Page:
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FAA approves Boeing 787 battery system design changes
19 April 2013
B787 JA829JA at Boston Airport during the battery fire incident (photo: NTSB)

B787 JA829JA at Boston Airport during the battery fire incident (photo: NTSB)

The U.S. Federal Aviation Administration (FAA) has approved Boeing’s design for modifications to the Boeing 787 battery system. The changes are designed to address risks at the battery cell level, the battery level and the aircraft level.

Next week, the FAA will issue instructions to operators for making changes to the aircraft and will publish the final directive that will allow the 787 to return to service with the battery system modifications. The directive will take effect upon publication. The FAA will require airlines that operate the 787 to install containment and venting systems for the main and auxiliary system batteries, and to replace the batteries and their chargers with modified components.

To assure proper installation of the new design, the FAA will closely monitor modifications of the aircraft in the U.S. fleet. The FAA will stage teams of inspectors at the modification locations. Any return to service of the modified 787 will only take place after the FAA accepts the work.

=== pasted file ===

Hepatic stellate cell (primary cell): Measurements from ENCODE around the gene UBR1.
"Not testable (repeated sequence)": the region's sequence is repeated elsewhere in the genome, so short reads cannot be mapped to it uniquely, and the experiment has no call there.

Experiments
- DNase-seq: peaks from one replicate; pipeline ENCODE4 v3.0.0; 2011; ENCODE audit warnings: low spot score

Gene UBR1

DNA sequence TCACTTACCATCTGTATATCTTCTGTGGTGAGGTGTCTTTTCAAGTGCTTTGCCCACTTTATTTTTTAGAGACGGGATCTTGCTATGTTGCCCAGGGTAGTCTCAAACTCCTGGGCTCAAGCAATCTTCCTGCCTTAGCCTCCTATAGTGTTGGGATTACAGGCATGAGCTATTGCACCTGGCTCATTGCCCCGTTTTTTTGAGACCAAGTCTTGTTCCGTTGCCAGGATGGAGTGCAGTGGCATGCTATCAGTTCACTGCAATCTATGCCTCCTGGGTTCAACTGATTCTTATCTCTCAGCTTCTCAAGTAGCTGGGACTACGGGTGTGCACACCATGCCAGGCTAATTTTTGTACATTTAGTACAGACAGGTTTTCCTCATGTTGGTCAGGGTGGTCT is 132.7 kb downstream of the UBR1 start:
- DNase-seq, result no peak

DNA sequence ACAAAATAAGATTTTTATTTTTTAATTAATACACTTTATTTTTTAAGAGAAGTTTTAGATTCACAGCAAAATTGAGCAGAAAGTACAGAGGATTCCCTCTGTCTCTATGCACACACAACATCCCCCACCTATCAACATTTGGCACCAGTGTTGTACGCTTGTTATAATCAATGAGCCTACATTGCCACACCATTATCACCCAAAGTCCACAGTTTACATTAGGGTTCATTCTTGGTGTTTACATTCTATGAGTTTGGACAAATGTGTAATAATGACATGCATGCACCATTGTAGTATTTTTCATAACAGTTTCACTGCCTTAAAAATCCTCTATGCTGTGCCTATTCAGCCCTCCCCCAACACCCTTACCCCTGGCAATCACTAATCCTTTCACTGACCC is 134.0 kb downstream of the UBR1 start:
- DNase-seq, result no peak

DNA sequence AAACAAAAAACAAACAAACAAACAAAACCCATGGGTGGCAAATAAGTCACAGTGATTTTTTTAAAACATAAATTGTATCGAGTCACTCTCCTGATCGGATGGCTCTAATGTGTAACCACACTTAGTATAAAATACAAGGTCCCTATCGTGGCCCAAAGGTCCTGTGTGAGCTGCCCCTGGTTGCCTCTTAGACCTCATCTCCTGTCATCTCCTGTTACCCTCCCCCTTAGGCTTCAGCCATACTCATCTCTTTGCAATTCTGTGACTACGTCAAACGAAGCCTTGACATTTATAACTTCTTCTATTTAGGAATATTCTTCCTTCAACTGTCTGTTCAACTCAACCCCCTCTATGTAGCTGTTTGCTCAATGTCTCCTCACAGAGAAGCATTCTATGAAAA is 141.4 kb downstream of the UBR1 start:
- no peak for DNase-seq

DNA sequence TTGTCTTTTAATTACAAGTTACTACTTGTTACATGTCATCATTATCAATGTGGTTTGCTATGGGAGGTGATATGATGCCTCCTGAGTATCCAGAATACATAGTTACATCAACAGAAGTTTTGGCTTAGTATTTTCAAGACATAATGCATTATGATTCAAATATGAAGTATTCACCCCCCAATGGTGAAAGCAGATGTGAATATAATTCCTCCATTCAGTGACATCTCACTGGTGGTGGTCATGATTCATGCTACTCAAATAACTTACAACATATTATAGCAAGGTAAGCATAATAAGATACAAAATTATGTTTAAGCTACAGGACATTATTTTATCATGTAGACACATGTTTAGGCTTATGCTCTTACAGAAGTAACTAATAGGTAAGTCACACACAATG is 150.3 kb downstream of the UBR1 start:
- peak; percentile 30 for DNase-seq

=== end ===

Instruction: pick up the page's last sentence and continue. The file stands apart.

As the certifying authority, the FAA will continue to support other authorities around the world as they finalize their own acceptance procedures.

Meanwhile the NTSB is continuing its investigation into the January 7 Boeing 787 battery fire at Boston, MA, one of the incidents that led to the grounding of the 787. A public hearing will be held on April 23-24.

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